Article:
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Why Yo-Yo Dieting Leads to Long-Term Weight Gain

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You’ve probably heard that yo-yo dieting can backfire. Now we have some idea why: Scientists say that intense food restriction teaches the body to hold on to any calories and fat it can get. The researchers published their findings in the journal Evolution, Medicine, and Public Health.

There are oodles of diets out there, each promising that it alone holds the secret to dropping pounds and keeping them off forever. But almost all these diets are short-term strategies. The weight we lose almost always comes creeping back in as soon as we go back to eating normally.

It’s something of an evolutionary puzzle. If carrying excess weight is physiologically inefficient—that is, it can be taxing for the body—why would our bodies work to regain what we’ve lost?

To find out, two British researchers looked in an unexpected direction: math. Animal behavior scientist Andrew Higginson of the University of Exeter teamed up with University of Exeter mathematician John McNamara to create a mathematical simulation of yo-yo dieting and its effects. Using what they knew about the behavior and physiology of existing animals, including humans, Higginson and McNamara created a hypothetical animal. They set it in a hypothetical natural world that followed the same patterns as our own. The animal had to eat to live, and being active used up energy. The animal’s food supply also fluctuated, as it does for real animals in real habitats. The researchers’ question was this: Would those fluctuations produce long-term changes in the animal’s body?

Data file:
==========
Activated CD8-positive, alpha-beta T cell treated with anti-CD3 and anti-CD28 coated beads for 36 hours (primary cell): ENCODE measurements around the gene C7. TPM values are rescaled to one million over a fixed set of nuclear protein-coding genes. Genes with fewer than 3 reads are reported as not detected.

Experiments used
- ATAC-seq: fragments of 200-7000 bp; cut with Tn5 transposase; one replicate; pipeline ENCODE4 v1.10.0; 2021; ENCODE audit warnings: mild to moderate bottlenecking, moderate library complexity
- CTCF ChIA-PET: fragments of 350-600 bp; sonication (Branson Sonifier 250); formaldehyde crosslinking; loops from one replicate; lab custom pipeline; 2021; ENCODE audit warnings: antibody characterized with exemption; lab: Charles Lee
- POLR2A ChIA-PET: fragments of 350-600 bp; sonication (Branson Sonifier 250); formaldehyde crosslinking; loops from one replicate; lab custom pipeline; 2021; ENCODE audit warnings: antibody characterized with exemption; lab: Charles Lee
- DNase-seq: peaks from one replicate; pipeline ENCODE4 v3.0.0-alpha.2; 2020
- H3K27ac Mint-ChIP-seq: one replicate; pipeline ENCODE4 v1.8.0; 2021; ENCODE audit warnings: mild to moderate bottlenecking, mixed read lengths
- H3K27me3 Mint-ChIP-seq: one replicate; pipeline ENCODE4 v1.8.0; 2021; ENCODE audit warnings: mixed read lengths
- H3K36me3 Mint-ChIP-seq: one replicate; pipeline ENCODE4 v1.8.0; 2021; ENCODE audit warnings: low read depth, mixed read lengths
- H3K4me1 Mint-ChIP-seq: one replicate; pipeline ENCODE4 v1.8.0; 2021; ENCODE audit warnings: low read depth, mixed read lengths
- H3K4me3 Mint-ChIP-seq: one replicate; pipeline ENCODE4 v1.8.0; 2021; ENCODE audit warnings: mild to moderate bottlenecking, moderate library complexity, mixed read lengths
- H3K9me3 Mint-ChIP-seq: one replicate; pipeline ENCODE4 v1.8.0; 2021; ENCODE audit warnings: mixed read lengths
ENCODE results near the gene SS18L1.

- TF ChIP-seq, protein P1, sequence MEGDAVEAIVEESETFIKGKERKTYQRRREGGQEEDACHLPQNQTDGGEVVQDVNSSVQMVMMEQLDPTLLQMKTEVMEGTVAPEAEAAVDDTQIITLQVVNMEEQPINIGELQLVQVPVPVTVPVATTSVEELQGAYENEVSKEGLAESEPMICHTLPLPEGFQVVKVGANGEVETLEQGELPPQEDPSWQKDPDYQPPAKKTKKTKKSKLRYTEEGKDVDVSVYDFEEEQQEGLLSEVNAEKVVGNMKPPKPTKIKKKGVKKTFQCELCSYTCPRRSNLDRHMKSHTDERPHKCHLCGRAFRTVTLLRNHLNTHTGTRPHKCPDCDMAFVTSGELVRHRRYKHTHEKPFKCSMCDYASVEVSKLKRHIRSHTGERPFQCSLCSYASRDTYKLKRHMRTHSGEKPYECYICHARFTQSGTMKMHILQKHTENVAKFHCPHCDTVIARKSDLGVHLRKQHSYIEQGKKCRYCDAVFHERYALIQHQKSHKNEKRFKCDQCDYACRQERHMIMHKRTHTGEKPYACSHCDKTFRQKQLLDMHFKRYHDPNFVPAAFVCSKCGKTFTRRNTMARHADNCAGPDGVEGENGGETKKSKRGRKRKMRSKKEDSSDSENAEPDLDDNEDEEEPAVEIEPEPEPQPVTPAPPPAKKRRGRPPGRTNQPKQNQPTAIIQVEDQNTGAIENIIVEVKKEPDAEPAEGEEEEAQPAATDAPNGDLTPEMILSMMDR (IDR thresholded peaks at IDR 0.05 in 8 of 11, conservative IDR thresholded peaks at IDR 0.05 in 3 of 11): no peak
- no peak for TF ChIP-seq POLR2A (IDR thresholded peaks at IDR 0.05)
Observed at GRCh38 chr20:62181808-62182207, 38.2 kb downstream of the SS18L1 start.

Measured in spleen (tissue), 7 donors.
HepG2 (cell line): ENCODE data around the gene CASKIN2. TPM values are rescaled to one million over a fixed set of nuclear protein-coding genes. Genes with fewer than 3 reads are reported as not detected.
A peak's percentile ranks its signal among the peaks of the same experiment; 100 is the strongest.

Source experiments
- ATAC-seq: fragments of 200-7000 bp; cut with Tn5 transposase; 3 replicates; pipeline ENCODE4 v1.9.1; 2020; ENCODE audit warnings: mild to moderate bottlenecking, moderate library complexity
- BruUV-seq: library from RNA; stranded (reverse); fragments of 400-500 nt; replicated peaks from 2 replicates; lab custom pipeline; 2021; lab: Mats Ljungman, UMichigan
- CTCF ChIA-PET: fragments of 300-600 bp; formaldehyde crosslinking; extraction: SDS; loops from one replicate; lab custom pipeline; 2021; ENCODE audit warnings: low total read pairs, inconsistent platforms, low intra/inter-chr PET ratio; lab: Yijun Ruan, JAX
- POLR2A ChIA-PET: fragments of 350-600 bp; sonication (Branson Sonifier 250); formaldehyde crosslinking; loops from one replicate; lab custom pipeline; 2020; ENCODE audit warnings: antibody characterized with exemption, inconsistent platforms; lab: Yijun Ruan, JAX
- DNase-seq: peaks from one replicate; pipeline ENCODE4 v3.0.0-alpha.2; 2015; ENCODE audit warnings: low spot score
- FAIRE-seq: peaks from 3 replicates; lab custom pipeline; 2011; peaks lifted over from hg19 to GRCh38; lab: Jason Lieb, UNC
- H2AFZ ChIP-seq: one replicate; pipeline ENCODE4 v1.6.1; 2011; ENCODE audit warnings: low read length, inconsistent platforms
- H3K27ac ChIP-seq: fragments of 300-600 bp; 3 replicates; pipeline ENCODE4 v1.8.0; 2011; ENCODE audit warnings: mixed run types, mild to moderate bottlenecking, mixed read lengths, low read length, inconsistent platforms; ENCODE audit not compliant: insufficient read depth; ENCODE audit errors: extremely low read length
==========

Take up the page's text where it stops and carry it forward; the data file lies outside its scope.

They certainly did. The simulation results showed that a body in inconsistent conditions like those in which our ancestors evolved would benefit from retaining any fat it could find in times of abundance. The results also suggested that the artificial scarcity created by dieting is a real trigger for this self-protective weight gain. According to the team’s results, on-again, off-again dieters are more likely to put on weight than people who never diet at all. And while this fact may be frustrating, the authors say, it’s actually a sign of a healthy body.

"The best thing for weight loss is to take it steady,” Higginson said in a statement. “Our work suggests that eating only slightly less than you should, all the time, and doing physical exercise is much more likely to help you reach a healthy weight than going on low-calorie diets."

But please remember: You're wonderful just the way you are.

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Animals
Owning a Dog May Add Years to Your Life, Study Shows
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We've said that having a furry friend can reduce depression, promote better sleep, and encourage more exercise. Now, research has indicated that caring for a canine might actually extend your lifespan.

Previous studies have shown that dog owners have an innate sense of comfort and increased well-being. A new paper published in Scientific Reports and conducted by Uppsala University in Sweden looked at the health records of 3.4 million of the country's residents. These records typically include personal data like marital status and whether the individual owns a pet. Researchers got additional insight from a national dog registry providing ownership information. According to the study, those with a dog for a housemate were less likely to die from cardiovascular disease or any other cause during the study's 12-year duration.